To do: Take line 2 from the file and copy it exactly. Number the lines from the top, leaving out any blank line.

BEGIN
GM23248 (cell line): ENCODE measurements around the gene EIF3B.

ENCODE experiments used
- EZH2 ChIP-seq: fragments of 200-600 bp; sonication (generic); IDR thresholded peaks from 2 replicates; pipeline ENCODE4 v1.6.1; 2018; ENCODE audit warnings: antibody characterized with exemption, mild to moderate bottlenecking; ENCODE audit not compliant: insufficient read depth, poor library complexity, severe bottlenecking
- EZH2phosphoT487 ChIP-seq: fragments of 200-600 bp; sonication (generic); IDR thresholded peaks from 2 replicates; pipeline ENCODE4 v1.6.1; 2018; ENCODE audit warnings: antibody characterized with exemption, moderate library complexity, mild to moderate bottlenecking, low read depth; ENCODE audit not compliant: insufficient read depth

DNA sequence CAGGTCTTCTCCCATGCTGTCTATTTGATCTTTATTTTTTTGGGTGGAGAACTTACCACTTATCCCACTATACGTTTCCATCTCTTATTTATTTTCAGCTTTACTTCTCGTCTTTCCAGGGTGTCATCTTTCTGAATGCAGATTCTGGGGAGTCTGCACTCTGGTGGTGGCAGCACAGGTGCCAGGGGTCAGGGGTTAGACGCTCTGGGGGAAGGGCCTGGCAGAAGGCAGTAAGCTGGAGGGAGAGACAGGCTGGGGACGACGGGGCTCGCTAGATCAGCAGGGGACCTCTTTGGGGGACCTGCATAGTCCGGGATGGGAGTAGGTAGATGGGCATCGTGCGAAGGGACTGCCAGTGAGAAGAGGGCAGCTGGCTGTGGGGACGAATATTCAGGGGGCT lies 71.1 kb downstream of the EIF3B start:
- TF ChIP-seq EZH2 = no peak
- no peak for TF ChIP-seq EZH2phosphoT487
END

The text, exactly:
ENCODE experiments used